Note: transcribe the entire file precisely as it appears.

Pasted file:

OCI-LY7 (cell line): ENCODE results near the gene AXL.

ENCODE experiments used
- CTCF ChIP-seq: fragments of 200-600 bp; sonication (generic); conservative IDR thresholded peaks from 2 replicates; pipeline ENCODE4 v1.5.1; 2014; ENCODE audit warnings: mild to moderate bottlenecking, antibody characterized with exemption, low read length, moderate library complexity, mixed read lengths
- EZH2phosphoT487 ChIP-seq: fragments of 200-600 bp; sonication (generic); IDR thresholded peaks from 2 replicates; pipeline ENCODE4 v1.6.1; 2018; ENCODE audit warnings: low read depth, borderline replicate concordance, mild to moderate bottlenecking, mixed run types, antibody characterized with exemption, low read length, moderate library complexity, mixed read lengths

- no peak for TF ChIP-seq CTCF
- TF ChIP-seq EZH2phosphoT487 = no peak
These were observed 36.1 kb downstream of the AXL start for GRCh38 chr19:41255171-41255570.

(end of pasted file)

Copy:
OCI-LY7 (cell line): ENCODE results near the gene AXL.

ENCODE experiments used
- CTCF ChIP-seq: fragments of 200-600 bp; sonication (generic); conservative IDR thresholded peaks from 2 replicates; pipeline ENCODE4 v1.5.1; 2014; ENCODE audit warnings: mild to moderate bottlenecking, antibody characterized with exemption, low read length, moderate library complexity, mixed read lengths
- EZH2phosphoT487 ChIP-seq: fragments of 200-600 bp; sonication (generic); IDR thresholded peaks from 2 replicates; pipeline ENCODE4 v1.6.1; 2018; ENCODE audit warnings: low read depth, borderline replicate concordance, mild to moderate bottlenecking, mixed run types, antibody characterized with exemption, low read length, moderate library complexity, mixed read lengths

- no peak for TF ChIP-seq CTCF
- TF ChIP-seq EZH2phosphoT487 = no peak
These were observed 36.1 kb downstream of the AXL start for GRCh38 chr19:41255171-41255570.